"Having Rey Mysterio on the show is the biggest of deals. He is lucha libre," DeJoseph said. "He is the king of lucha libre. Probably the biggest -- next to Mil Mascaras -- I don't think there's ever been a luchador who has become such a huge part of pop culture and broken into the American television audience the way he has. He's a superstar all around the world. Having a guy like Rey -- who's not only probably one of the best wrestlers in the world, but one of the most famous luchadores of all time -- being on 'Lucha Underground' is a huge thing."

Lucha Underground reached out to Mysterio shortly after his WWE contract expired in 2015. Being in his 40s and having already undergone eight surgeries on his left knee, Mysterio was looking for something different that would put less wear and tear on his body. According to Mysterio, Lucha Underground has reduced his schedule by almost 75 percent.

"What really caught my attention the most, besides being such a fresh, innovative product, was the amount of days that were put into a yearly contract was just ridiculous compared to any other schedule that I had been a part of in any other major company," Mysterio said. "We were talking something like 65 days or something like that per year. For me at this point, it's life spans on my career. I still feel that I, not have something to prove, but I still have something to bring to the table."

With such a strong backing in the television industry along with talent that could stack up with any promotion in the world, Lucha Underground has made a name for itself in the wrestling business in less than three years of existence.

And after a recent monumental deal, that brand is about to get even stronger.

As of March 15, the first two seasons of Lucha Underground are available on Netflix, making it the first wrestling show to ever strike a deal with the largest streaming service in the world.

"It was something we were looking for since Day 1," Roldan said. "We are trying to present lucha libre in a totally new manner. Of course, having a partner as Netflix was something that we looking for. Because of our commitments and because Netflix is not really used to getting sports content, it was a little bit complicated, but I think right now it's working. We are having great results with them and we hope to have our next season over there in the next months."

Lucha Underground's connections in the television industry went a long way in securing a deal. The former El Rey Network series "From Dusk till Dawn" previously reached an agreement with Netflix, creating a relationship that started the conversation for Lucha Underground.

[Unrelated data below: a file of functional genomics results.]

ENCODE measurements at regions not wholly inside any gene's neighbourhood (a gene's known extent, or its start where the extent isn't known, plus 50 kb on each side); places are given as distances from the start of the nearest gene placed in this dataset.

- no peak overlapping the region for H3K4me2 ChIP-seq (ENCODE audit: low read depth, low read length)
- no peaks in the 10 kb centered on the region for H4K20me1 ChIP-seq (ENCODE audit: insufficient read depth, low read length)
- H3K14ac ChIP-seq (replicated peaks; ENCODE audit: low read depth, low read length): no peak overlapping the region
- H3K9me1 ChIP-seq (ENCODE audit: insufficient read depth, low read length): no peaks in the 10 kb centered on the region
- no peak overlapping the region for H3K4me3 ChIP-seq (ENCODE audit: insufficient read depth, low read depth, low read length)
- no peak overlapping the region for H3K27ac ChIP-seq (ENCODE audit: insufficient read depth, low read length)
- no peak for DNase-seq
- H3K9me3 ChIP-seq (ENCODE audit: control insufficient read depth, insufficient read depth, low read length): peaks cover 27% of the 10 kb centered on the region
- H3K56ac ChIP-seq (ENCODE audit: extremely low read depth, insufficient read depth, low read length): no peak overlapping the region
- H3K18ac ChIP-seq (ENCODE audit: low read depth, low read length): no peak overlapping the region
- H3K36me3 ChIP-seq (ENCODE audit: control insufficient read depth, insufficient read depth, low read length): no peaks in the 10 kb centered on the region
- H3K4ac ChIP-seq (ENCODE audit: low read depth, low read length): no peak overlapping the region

"That's a blessing for all of us," Mysterio said. "For all of us in Lucha Underground. For all of us in general that are part of our beautiful industry of wrestling. That just gives our product more exposure. When you talk about the amount of viewers that Netflix has, it's incredible."

To put the size of Netflix in perspective, the WWE Network recently announced 1.49 million paid subscribers on average during the first quarter of 2017. Netflix, on the other hand, announced over 94 million paid members globally during their first quarter of this year. And perhaps an even more important number for Lucha Underground, the El Rey Network is only available in 45 million homes. The USA Network, which broadcasts Raw and Smackdown, is available in over 102 million homes in the United States.

Lucha Underground hopes new viewers who have never seen the show on the El Rey Network will become fans through Netflix.

"For me, I discovered 'Breaking Bad' on Netflix, not on AMC," DeJoseph said. "It's kind of a similar thing. I stayed up all night watching those shows. Then when it came back to the network, I tuned in. Hopefully that will have a similar effect."

"I feel like from the beginning of Season 1, some of the best work of my career has been what I'm doing with 'Lucha Underground', and there's a lot of people that haven't been able to see it," Morrison said. "Previously, a lot of people might not have had the El Rey Network. Everyone gets Netflix. It's huge. I like for us to be in front of as many people as possible, because I'm giving everything I have out there in the ring every night and I want people to see it."

Perhaps the biggest benefit of the Netflix deal is Lucha Underground expanding to Latin America for the first time.